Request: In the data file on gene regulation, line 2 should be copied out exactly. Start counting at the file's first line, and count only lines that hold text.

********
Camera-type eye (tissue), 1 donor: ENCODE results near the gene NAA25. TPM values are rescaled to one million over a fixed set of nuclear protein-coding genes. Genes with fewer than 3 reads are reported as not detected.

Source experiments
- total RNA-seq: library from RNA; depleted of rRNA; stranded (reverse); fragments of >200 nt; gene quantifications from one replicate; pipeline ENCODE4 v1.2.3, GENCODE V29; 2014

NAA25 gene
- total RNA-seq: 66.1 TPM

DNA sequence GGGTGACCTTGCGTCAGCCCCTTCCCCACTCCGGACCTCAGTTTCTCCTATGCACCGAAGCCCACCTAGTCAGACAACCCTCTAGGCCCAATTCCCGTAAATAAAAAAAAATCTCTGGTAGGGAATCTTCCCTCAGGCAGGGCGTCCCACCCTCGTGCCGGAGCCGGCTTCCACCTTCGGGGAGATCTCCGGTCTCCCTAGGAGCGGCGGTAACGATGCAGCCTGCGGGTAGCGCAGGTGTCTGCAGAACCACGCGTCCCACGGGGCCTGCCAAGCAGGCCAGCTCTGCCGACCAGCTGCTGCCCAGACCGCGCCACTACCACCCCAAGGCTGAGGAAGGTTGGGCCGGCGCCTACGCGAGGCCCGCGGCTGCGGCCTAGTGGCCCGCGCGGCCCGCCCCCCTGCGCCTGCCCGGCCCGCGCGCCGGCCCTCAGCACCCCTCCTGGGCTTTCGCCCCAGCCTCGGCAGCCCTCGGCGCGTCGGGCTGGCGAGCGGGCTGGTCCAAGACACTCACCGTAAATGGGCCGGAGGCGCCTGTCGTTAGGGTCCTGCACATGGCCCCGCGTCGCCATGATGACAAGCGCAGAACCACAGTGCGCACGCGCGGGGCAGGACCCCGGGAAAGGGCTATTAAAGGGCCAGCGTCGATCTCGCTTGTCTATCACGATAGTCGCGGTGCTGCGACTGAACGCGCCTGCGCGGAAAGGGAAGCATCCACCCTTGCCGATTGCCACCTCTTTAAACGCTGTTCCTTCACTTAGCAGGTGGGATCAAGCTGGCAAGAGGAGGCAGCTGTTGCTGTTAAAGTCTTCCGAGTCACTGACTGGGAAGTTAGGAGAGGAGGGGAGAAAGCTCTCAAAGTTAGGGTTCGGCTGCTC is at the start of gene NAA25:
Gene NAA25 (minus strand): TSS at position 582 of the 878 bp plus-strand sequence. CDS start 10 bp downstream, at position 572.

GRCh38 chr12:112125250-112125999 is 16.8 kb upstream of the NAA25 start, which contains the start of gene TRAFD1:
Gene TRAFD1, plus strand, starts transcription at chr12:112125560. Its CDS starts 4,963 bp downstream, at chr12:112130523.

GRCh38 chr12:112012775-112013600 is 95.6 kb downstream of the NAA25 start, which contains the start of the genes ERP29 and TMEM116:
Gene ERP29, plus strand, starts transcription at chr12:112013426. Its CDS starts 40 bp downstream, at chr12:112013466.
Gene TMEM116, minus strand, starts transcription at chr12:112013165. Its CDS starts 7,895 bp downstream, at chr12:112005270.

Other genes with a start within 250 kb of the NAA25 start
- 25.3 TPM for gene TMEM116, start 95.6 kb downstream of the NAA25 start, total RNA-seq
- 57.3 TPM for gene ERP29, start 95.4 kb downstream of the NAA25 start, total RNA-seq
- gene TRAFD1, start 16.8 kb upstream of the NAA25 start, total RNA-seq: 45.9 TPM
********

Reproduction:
Source experiments